Mews: an introduction

If you walk around London, and look beyond the main roads, you will eventually come across some of these small, attractive streets called “Mews”.

How to make a mews look good.
What a lovely place to live in the centre of the city.

The best explanation that I’ve seen of the name ‘Mews’ is on the website of the British monarchy.  The word “mews” comes from the French muer and Latin mutare, meaning “to change”.  This term was applied to the moulting of a hawk or falcon, then to the caging of the bird, and then to the building housing the king’s falcons: “The King’s Mews”.  By the 16th century, that building was being used to stable horses – but the name stuck.

The term “mews” then came to be used to describe stables owned by non-royal folk.  If you lived in a large Georgian house on an elegant street like Wimpole Street, then your animals, and the people who cared for them, might live in Wimpole Mews, Weymouth Mews or Devonshire Place Mews, set back behind the grand houses.  This would keep their noises and smells at an acceptable distance from you.

Devonshire Stables

In the 21st century, the stabling for horses has been replaced by garaging for cars.

Stables now become garages for cars
More horsepower in the Mews these days

The housing for humans has been upgraded, so that, if you have enough money, and are in the right place at the right time, you can escape from apartments/flats, and live right in the middle of London, in a house that looks like a country cottage.

Mews houses in Marylebone

Another Marylebone Mews

I’ve been walking round London snapping photos of the Mews, so there will be a couple more posts on Mews houses to follow…..

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30 Comments Add yours

    1. So expensive… I used to live in this area, and there’s nothing for under a million 😦

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      1. Expat Eye says:

        Damn – I guess it’s a flat in Germany for me then!

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        1. As long as it’s not Frankfurt or Munich… btw, have you ever thought about Eastern Germany? People over 30 barely speak English there, and it’s much cheaper to live. Just a thought…

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          1. Expat Eye says:

            I’m going to Munich in April!

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          2. Expat Eye says:

            Yep! First weekend – can’t wait! 🙂

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          3. We need to talk about this. Email me when you have a minute 😉

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          4. Expat Eye says:

            Just finishing a post! Will email in a little while 🙂

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          5. No rush, there’s a whole month still to go 😉

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          6. Expat Eye says:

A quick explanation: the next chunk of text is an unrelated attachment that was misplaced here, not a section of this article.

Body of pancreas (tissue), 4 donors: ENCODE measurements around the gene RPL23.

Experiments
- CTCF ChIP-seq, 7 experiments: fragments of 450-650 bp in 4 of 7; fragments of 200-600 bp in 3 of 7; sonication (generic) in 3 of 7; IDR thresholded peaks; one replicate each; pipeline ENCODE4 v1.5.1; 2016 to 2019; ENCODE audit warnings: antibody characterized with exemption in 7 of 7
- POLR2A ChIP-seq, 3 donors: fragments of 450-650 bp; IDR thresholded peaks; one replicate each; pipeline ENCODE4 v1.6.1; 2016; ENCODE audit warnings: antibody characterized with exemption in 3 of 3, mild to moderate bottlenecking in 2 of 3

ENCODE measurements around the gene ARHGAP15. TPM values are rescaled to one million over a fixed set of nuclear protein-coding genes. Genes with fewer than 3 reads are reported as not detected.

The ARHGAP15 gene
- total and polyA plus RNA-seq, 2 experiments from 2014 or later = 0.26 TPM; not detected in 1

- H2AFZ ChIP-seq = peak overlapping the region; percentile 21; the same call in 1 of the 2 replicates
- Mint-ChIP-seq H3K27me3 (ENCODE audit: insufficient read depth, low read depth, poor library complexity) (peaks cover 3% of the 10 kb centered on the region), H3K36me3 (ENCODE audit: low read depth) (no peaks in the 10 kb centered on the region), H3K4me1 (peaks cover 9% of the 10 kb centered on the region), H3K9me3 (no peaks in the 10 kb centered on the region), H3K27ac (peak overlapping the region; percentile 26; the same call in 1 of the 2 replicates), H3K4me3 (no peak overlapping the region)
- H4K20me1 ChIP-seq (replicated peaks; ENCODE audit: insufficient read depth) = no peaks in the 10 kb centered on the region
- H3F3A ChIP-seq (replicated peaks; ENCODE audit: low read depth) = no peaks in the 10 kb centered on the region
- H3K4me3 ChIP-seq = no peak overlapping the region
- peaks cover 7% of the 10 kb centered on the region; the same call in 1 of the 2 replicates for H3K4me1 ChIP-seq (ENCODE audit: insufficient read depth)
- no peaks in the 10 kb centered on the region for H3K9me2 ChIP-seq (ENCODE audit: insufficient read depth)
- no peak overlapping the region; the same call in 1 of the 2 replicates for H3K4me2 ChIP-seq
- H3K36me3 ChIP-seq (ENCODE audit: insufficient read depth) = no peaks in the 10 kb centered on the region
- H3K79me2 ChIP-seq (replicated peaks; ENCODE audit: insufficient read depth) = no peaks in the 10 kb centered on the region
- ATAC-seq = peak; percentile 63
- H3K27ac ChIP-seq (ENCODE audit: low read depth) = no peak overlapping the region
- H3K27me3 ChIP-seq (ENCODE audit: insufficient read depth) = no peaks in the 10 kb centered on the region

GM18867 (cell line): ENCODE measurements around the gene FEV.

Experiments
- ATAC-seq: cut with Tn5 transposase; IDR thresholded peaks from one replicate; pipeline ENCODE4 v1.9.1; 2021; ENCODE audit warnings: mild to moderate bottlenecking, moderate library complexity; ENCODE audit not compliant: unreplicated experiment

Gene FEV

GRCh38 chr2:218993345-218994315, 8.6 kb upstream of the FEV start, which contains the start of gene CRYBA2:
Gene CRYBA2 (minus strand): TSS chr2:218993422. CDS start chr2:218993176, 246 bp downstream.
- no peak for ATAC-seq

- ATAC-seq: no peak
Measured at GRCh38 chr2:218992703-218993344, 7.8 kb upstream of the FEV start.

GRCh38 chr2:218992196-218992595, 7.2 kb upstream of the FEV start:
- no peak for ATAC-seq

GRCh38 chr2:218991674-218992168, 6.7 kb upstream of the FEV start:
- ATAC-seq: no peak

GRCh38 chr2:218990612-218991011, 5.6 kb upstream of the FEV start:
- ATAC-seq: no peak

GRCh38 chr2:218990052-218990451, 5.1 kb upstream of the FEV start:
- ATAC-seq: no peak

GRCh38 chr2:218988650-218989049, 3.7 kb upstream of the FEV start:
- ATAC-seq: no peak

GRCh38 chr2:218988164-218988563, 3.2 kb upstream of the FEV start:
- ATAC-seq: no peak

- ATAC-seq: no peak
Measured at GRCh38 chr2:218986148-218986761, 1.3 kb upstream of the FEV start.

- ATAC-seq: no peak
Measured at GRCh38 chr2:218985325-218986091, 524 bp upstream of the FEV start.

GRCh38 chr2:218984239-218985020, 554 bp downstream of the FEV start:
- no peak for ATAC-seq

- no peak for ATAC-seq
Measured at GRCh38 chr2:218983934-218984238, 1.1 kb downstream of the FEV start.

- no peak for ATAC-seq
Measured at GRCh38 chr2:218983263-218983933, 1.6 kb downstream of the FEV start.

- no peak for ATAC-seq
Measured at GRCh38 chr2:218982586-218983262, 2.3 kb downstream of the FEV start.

I might not make it after this one – does your human shield offer still stand?!

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          7. ONLY in a cake bombing event. If they are throwing anything else, you’re on yer todd.

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          8. Expat Eye says:

            They threw bags of shit at a gay pride parade here a few years ago…

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          9. Expat Eye says:

            Just posted – you can tell me how much trouble I’m in 😉

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      2. Karolyn Cooper says:

        Maybe we can club together and buy a mews house, as a kind of club for bloggers, and a safe house for those who get hounded out of their host countries?
        Linda, do you mean you are visiting Munich, or do you mean you are setting up Expat Eye on Munich?

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          1. Karolyn Cooper says:

            I’ve just read the Expat Pee post – and I think we may need the safe house.

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  1. tokyoaaron says:

    Interesting text and nice pics! Toronto is going through a housing (well, condo) building boom right now. Funny how many “mews” are being put up around the city! I wonder if the developers know the history behind the term…

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    1. Karolyn Cooper says:

      Thank you Aaron. I bet nobody thinks about the history – they just hope that “mews” sounds classy.

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    1. Karolyn Cooper says:

      I agree. When I go for a walk round my neighbourhood, I often choose to talk along these streets, even when I’m not taking photos.

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  2. If it’s a million rupees, I want one!

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    1. Karolyn Cooper says:

      A million rupees might buy the front door and the windows…

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  3. expatlingo says:

    I’d wondered exactly what a “mews” was for ages. Thanks!

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    1. Karolyn Cooper says:

      You’re welcome!

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  4. WhiteTrinity says:

    Thanks for sharing. Very interesting history on “mews.” I never knew where the term came from, and now I do! Haha…Lovely pics, makes me want to jump on a plane and head to London. — Mrs. J

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